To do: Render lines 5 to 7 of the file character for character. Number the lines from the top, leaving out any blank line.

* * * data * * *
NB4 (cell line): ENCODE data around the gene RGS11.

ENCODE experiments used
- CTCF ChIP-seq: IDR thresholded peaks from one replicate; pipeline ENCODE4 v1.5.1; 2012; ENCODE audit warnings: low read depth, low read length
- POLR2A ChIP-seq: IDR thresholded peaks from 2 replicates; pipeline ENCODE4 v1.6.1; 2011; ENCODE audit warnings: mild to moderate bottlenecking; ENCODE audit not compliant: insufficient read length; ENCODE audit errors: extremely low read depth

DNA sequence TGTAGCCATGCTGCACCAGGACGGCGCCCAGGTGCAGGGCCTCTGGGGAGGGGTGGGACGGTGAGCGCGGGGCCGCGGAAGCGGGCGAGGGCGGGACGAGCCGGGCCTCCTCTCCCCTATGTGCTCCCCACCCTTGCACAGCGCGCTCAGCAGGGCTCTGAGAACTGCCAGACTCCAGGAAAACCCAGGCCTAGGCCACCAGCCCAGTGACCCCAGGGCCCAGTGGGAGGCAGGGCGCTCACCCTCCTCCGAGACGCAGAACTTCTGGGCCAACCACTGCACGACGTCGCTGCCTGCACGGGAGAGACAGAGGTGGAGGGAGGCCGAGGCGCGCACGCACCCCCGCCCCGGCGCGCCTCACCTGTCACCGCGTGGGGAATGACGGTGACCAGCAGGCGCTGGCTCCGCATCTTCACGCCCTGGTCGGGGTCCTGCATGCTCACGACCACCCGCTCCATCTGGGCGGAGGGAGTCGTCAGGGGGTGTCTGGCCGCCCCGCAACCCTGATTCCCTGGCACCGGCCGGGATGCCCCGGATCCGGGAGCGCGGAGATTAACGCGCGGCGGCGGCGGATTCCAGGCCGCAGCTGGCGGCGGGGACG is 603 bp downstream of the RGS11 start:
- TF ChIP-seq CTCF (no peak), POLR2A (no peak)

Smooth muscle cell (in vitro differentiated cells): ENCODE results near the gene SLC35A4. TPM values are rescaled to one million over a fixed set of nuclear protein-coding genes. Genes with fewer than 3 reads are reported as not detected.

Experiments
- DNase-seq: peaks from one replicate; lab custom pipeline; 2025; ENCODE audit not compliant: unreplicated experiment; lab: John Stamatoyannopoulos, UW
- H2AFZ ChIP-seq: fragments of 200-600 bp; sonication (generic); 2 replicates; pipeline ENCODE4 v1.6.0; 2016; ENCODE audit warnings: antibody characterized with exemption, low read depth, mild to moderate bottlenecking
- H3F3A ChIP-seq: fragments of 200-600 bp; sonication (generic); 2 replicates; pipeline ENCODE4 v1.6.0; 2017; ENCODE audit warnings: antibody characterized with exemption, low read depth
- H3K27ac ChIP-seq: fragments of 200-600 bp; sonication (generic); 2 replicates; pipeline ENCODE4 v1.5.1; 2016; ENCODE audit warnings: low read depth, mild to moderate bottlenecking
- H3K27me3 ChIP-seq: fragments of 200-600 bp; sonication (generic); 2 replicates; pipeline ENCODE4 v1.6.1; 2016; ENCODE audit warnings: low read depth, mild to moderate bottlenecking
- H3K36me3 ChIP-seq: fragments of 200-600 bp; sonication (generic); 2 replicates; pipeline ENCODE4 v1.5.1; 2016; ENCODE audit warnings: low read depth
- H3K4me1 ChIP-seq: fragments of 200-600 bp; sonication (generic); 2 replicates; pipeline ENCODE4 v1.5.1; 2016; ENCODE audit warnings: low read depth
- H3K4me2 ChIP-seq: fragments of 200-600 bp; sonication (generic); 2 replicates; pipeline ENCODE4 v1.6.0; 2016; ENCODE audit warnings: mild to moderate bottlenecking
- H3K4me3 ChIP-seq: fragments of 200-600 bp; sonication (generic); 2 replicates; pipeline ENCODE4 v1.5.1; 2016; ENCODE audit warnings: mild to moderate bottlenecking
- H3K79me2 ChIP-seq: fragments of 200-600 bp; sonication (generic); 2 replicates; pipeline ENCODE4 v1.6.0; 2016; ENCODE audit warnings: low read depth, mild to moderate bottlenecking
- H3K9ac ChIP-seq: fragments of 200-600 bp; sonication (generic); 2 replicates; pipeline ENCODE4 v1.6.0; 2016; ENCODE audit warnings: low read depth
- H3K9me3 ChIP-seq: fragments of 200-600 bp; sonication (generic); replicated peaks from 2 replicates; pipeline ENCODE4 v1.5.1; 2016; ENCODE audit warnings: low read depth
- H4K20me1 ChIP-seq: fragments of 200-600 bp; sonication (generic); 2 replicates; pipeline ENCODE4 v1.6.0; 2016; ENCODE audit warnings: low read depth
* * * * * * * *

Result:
DNA sequence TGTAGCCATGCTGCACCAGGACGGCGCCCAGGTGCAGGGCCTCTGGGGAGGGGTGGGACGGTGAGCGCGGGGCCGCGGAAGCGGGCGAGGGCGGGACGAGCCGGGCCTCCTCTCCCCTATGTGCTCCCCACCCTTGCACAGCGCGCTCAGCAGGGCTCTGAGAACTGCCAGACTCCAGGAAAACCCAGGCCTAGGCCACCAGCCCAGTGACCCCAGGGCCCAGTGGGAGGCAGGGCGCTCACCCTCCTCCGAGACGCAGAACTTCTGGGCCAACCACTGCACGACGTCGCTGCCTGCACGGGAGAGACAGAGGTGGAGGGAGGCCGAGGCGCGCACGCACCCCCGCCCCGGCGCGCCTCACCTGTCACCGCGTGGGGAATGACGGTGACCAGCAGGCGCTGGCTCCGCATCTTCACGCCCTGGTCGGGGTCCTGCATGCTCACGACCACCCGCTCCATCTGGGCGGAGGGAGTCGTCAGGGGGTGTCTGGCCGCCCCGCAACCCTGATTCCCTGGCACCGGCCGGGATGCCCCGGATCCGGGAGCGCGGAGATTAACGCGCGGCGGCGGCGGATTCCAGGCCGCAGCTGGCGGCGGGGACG is 603 bp downstream of the RGS11 start:
- TF ChIP-seq CTCF (no peak), POLR2A (no peak)

Smooth muscle cell (in vitro differentiated cells): ENCODE results near the gene SLC35A4. TPM values are rescaled to one million over a fixed set of nuclear protein-coding genes. Genes with fewer than 3 reads are reported as not detected.